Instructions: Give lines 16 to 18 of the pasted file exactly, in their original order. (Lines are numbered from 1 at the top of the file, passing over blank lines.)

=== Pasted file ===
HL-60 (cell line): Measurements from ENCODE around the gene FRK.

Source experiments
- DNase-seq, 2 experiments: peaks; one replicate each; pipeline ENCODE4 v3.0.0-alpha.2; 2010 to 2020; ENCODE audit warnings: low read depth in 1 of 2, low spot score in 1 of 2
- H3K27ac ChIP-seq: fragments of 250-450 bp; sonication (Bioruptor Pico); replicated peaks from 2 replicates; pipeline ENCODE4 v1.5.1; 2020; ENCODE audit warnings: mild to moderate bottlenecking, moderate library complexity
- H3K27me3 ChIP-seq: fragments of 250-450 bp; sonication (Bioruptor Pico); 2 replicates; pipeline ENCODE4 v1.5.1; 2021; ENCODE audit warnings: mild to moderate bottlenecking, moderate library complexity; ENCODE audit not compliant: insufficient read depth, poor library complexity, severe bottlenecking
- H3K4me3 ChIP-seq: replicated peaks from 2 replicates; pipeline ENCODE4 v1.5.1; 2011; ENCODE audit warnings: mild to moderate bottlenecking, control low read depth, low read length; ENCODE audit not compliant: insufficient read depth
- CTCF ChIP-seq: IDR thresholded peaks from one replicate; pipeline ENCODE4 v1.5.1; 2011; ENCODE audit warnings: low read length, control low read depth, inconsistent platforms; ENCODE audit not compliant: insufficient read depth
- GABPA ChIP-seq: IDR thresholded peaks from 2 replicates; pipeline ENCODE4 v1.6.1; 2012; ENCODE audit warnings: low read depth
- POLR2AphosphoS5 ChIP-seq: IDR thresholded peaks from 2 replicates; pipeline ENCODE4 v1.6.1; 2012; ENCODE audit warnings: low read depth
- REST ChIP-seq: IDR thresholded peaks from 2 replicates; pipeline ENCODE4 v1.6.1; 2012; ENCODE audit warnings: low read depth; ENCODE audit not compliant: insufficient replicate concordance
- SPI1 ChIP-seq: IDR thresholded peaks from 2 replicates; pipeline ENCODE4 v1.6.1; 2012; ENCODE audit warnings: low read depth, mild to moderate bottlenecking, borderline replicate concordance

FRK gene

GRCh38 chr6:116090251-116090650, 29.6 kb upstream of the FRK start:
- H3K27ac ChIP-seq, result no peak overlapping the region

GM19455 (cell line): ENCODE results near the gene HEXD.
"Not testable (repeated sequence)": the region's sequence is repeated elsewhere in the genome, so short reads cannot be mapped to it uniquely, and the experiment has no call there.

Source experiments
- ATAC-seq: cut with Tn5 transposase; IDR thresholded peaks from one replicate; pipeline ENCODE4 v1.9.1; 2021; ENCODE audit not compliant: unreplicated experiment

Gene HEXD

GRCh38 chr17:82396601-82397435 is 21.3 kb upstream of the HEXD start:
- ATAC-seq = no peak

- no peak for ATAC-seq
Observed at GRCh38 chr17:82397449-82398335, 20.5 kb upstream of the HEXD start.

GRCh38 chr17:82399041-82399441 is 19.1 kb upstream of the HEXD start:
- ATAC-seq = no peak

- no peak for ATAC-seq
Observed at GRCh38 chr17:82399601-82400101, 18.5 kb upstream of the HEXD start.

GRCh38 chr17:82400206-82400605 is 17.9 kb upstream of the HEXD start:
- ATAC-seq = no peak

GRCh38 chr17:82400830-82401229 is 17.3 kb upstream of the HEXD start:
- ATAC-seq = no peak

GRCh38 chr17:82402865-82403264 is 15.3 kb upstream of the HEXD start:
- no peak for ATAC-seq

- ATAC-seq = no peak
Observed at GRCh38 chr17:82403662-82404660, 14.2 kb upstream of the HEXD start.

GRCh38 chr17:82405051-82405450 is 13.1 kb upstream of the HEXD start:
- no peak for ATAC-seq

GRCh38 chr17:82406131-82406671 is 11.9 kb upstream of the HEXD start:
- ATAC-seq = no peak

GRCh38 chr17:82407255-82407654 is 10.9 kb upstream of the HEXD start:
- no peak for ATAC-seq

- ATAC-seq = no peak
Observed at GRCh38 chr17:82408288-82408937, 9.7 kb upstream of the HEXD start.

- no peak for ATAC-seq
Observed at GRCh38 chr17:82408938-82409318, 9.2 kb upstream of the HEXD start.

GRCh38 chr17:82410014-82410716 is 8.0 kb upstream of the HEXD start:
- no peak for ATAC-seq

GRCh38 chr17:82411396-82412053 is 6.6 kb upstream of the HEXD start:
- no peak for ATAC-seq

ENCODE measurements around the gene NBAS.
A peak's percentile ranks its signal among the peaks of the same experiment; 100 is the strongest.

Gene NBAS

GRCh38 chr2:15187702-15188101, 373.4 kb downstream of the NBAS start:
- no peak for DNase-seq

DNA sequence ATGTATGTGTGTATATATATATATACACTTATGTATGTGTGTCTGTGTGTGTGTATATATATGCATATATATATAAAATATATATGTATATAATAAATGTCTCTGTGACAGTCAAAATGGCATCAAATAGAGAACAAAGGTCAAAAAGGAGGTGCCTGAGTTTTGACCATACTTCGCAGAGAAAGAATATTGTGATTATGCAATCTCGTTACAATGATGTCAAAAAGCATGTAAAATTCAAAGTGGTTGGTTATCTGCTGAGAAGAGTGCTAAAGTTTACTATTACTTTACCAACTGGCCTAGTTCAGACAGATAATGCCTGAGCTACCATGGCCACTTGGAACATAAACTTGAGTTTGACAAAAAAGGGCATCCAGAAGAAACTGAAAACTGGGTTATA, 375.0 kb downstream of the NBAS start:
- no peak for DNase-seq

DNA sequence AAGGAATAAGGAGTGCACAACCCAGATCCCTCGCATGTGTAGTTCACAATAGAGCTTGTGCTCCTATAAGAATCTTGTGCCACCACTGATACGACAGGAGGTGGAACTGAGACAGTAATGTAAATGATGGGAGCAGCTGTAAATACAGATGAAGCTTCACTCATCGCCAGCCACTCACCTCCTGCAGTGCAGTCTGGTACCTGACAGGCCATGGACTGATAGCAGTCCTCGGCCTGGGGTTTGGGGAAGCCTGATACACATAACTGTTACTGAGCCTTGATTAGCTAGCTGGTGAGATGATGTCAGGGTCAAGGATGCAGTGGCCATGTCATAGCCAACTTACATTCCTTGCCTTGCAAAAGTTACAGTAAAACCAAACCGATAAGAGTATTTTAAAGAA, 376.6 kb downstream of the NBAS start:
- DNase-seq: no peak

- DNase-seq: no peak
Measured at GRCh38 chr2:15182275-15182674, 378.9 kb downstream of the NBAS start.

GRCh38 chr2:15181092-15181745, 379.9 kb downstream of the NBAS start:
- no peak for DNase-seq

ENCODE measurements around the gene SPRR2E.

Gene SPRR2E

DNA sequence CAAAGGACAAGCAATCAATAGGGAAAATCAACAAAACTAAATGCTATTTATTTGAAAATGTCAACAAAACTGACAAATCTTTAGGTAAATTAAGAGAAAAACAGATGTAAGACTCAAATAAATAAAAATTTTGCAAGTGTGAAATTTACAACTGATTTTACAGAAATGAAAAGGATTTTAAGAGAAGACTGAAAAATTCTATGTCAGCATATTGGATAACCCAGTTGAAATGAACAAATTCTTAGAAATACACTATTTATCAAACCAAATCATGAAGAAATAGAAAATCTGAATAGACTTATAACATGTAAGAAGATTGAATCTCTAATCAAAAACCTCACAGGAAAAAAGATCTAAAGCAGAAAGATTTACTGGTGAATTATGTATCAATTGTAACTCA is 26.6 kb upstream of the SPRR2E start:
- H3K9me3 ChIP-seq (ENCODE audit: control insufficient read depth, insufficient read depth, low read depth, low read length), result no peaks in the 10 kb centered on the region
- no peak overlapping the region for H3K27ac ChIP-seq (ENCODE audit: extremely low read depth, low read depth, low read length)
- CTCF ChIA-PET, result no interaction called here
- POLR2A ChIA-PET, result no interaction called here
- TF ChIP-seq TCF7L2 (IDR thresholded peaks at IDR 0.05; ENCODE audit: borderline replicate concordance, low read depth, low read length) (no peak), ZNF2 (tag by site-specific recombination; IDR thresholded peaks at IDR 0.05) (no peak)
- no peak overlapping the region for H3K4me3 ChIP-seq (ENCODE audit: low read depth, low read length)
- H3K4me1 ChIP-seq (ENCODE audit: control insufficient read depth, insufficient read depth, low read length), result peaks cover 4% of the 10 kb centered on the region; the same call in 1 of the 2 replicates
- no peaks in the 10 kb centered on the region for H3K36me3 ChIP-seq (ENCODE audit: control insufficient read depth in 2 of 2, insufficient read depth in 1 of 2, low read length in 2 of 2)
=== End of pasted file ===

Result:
"Not testable (repeated sequence)": the region's sequence is repeated elsewhere in the genome, so short reads cannot be mapped to it uniquely, and the experiment has no call there.

Source experiments
- ATAC-seq: cut with Tn5 transposase; IDR thresholded peaks from one replicate; pipeline ENCODE4 v1.9.1; 2021; ENCODE audit not compliant: unreplicated experiment